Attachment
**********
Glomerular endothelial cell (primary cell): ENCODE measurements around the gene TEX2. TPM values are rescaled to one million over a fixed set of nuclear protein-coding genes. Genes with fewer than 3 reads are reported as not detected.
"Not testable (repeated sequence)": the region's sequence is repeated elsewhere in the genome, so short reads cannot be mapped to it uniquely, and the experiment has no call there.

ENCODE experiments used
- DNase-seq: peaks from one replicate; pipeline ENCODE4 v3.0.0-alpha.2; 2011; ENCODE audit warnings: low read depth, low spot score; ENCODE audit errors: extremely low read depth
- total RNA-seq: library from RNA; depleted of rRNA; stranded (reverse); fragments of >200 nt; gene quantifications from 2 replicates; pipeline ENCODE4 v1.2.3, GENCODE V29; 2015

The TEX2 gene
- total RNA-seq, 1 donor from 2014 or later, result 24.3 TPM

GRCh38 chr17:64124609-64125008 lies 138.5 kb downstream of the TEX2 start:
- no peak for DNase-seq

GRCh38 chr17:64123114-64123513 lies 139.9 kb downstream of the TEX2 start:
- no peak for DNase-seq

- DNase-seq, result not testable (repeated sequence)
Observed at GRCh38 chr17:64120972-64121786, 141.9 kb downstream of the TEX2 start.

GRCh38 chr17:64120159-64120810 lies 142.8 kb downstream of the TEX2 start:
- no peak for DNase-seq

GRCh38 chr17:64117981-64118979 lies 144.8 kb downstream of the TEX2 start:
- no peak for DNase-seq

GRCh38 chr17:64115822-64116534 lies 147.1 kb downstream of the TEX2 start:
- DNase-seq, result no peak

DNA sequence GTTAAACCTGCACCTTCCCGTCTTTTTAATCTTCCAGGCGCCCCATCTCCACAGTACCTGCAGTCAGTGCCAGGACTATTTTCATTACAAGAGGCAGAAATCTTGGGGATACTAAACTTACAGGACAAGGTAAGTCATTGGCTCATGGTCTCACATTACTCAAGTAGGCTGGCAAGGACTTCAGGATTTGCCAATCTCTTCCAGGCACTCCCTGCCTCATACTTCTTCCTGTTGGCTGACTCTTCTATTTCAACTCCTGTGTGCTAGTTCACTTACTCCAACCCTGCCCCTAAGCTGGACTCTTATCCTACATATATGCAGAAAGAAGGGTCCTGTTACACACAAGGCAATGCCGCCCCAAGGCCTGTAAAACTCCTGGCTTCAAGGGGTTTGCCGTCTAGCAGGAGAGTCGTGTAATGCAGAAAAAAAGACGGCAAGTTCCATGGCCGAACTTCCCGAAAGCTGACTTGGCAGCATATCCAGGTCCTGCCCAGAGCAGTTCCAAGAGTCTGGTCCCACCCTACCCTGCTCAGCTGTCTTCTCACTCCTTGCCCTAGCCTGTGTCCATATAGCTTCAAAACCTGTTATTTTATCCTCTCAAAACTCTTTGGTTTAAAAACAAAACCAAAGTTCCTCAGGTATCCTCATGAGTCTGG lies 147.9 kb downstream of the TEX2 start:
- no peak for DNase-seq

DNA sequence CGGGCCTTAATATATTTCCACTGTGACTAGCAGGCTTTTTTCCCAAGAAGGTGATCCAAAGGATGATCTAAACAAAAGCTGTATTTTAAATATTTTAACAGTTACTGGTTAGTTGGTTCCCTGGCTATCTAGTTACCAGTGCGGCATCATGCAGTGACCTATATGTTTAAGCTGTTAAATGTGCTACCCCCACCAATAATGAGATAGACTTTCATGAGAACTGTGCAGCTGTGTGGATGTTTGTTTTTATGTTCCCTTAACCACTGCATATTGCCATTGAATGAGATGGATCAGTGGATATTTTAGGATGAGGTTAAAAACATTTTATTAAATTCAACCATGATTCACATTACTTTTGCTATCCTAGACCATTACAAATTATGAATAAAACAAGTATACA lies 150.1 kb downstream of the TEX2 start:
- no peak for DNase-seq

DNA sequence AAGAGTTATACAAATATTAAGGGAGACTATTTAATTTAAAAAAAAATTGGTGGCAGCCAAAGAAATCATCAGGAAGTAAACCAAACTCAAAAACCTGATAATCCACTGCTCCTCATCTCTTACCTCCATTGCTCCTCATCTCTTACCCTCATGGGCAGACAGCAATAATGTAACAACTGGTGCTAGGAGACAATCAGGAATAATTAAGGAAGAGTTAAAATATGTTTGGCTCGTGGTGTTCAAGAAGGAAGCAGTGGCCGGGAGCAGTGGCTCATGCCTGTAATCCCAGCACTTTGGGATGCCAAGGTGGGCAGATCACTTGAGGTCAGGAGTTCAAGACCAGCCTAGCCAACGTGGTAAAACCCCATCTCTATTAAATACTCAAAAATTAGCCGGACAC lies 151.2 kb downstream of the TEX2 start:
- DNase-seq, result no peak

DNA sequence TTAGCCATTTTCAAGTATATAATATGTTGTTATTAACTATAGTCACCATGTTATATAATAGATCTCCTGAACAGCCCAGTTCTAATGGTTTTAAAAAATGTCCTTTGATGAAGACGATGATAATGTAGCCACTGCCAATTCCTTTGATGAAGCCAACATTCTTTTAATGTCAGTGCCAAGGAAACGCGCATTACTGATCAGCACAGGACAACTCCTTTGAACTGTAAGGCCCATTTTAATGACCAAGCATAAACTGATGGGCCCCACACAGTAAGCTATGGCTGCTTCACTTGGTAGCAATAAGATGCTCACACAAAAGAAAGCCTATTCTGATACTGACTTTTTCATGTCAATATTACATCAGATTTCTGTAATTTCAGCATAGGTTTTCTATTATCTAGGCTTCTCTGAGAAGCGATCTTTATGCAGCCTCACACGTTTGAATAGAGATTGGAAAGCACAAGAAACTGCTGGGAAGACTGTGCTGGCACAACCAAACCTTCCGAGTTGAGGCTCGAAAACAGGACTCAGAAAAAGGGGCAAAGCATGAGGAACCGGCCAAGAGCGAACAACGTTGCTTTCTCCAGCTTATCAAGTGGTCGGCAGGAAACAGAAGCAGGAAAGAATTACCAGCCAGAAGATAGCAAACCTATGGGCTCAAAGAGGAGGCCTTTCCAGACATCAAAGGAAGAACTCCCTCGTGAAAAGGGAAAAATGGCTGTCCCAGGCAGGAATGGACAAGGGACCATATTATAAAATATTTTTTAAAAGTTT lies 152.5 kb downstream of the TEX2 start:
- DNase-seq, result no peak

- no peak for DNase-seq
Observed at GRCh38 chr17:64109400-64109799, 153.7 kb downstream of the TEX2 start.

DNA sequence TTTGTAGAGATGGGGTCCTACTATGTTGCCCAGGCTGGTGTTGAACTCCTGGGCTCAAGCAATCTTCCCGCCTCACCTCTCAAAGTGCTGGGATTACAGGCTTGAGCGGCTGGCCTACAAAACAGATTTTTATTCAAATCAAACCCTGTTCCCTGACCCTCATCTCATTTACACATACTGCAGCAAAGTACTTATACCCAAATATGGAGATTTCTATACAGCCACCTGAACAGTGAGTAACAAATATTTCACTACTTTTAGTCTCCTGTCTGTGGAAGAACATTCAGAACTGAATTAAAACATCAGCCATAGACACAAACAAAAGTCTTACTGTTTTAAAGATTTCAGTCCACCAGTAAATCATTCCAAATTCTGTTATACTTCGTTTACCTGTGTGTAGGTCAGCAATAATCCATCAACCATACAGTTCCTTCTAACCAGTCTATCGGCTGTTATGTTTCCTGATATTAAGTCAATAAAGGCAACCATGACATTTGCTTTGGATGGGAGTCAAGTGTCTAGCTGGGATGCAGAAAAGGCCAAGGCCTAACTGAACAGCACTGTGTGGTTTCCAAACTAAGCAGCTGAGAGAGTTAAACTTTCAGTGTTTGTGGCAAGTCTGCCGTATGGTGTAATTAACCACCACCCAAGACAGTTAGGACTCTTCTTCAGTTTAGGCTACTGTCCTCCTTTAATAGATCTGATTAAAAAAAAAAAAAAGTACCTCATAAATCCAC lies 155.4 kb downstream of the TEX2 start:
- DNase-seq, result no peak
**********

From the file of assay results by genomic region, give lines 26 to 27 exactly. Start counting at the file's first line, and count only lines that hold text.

DNA sequence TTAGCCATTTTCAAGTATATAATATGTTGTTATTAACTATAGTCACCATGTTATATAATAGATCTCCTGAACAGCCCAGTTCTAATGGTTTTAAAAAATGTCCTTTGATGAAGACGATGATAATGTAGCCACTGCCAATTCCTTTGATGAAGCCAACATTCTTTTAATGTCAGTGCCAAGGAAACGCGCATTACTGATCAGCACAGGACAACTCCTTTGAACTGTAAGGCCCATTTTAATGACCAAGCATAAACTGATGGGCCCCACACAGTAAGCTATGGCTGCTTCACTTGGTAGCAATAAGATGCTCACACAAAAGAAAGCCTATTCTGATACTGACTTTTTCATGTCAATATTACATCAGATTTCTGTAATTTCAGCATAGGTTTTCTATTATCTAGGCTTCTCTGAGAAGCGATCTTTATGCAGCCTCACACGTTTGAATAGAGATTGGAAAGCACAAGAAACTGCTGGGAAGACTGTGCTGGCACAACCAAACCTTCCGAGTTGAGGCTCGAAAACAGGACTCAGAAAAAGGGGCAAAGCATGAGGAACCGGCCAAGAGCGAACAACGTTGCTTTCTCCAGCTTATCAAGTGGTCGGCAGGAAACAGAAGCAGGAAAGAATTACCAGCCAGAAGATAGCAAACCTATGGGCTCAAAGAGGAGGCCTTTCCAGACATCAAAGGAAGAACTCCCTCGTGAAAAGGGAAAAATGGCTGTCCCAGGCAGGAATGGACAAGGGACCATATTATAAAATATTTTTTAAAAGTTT lies 152.5 kb downstream of the TEX2 start:
- DNase-seq, result no peak